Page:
Current political concerns in Mainland China include countering the growing gap between the wealthy and the poorer, and fighting corruption within the government leadership and its institutions. Also, private conversations and anecdotal information often reveal conflicting views. However, according to a survey conducted in Hong Kong, where a relatively high level of freedom is enjoyed, the current CPC leaders have received substantial votes of support when its residents were asked to rank their favourite Chinese leaders from Mainland and Taiwan.

The eight registered minor parties have existed since before Their original function was to create the impression that the PRC was being ruled by a diverse national front, not a one-party dictatorship. The major role of these parties is to attract and subsequently muzzle niches in society that have political tendencies, such as the academia. Although these parties are tightly controlled and do not challenge the Communist Party, members of the parties often individually are found in policy-making national institutions, and there is a convention that state institutions generally have at least one sinecure from a minor political party.

Coordination between the eight registered minor parties and the Communist Party of China is done through the Chinese People's Political Consultative Conference which meets annually in Beijing in March at about the same time that the National People's Congress meets. In addition, there are a few minor parties which either lack official recognition or are actively suppressed by the government, such as the Maoist Communist Party of China , China Democracy Party and China New Democracy Party , which have their headquarters outside of the Mainland China.

The Chinese legal code is a complex amalgam of custom and statute, largely focused on criminal law, though a rudimentary civil code has been in effect since January 1, and new legal codes have been in effect since January 1, Continuing efforts are being made to improve civil, administrative, criminal, and commercial law. Although current law of China cannot be categorised by arbitrary rule, it is over-simplifying to describe it as a system of rule of law.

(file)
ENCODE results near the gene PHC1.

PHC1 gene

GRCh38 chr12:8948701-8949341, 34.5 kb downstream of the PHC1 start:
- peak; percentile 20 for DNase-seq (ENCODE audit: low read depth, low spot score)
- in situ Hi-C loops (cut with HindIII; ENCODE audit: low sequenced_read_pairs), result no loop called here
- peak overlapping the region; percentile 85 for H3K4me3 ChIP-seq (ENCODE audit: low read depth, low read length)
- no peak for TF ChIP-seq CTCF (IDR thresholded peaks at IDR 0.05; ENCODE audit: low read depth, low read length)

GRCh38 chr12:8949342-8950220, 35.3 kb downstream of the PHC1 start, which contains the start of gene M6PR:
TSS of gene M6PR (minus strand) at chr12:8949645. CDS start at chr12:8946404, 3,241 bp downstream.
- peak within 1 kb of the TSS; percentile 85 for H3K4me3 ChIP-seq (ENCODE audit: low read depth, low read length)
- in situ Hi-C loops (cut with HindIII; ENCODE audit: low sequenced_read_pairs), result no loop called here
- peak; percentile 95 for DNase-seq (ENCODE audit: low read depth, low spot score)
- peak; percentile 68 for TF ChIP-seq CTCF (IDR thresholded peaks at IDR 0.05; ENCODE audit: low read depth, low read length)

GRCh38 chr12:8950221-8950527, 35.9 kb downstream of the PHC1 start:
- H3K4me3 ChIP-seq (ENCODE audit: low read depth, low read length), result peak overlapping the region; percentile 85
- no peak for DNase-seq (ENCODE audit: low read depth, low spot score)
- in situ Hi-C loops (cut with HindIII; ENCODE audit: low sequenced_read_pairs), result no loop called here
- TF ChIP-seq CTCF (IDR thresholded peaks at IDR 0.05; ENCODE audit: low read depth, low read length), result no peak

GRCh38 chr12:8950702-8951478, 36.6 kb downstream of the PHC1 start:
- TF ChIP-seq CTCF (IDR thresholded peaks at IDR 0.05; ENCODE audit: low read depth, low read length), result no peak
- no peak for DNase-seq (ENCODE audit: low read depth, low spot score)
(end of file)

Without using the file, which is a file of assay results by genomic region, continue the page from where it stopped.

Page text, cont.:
While personal freedom and right to private property is nominally guaranteed by law, officials maintain the right to trespass citizens before proving or suspecting them breaking the law through the use of Droit administrati. In other words, the concept of Habeas corpus does not apply in China. Also, Party members are subjected to different sets of law, namely the Constitution of the Communist Party of China , which authorises itself to use state apparatus to regulate behaviours of party members, sometimes overriding Law of the land. One of the most distinctive characteristics of the Chinese law is the lack of a mechanism to verify the constitutionality of statute laws.

This in effect allows the enactment of any administrative laws as long as circumstances justify.

The liberal world order never really existed. Great-power politics are here to stay.

The government's efforts to promote rule by law not the same as rule of law are significant and ongoing. After the Cultural Revolution , the PRC's leaders aimed to develop a legal system to restrain abuses of official authority and revolutionary excesses. In , the National People's Congress adopted a new state constitution that emphasized the concept of rule by law by which party and state organizations are all subject to the law.

The importance of the rule by law was further elevated by a Constitutional amendment.

New Dimensions of Chinese Foreign Policy : Sujian Guo :

Many commentators [ who? Since , when the drive to establish a functioning legal system began, more than laws and regulations, most of them in the economic area, have been promulgated. After China's entry into the WTO , many new economically related laws have been put in place, while others have been amended. There are more than , such committees in both rural and urban areas. Taking Hu Jintao's proposal for 'peaceful development' as a starting point, the contributors in this volume examine the new trends of thought in the fourth generation of Chinese policymakers. Special emphasis is placed on US-China relations.

The essays contained in this volume cover a comprehensive breadth of topics, including: